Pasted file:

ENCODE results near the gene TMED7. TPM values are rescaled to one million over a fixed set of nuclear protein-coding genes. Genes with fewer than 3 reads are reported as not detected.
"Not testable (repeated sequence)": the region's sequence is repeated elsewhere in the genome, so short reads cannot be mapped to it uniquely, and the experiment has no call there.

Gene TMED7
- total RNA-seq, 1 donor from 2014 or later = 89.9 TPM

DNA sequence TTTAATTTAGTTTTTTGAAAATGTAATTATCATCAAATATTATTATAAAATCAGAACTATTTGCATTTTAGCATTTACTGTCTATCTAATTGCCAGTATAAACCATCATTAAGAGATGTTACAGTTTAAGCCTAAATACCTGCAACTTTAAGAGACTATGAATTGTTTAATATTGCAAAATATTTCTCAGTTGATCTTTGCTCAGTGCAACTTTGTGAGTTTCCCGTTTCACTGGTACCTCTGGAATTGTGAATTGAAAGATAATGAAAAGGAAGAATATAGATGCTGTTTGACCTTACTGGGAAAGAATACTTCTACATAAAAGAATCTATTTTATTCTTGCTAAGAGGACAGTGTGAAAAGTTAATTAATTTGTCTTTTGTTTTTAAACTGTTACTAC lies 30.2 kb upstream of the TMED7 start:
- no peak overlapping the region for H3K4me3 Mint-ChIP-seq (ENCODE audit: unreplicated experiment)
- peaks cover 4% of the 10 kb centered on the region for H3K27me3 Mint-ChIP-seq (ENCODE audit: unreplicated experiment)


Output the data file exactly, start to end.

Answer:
ENCODE results near the gene TMED7. TPM values are rescaled to one million over a fixed set of nuclear protein-coding genes. Genes with fewer than 3 reads are reported as not detected.
"Not testable (repeated sequence)": the region's sequence is repeated elsewhere in the genome, so short reads cannot be mapped to it uniquely, and the experiment has no call there.

Gene TMED7
- total RNA-seq, 1 donor from 2014 or later = 89.9 TPM

DNA sequence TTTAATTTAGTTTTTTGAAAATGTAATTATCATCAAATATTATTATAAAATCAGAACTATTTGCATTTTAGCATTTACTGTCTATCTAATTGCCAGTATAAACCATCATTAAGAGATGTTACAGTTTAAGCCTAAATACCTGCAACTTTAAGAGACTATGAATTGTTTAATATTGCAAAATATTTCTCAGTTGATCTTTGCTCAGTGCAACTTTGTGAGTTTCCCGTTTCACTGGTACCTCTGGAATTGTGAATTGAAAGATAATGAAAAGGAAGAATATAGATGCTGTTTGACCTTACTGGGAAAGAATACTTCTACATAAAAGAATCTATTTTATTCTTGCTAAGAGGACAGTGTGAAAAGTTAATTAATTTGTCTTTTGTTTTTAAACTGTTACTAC lies 30.2 kb upstream of the TMED7 start:
- no peak overlapping the region for H3K4me3 Mint-ChIP-seq (ENCODE audit: unreplicated experiment)
- peaks cover 4% of the 10 kb centered on the region for H3K27me3 Mint-ChIP-seq (ENCODE audit: unreplicated experiment)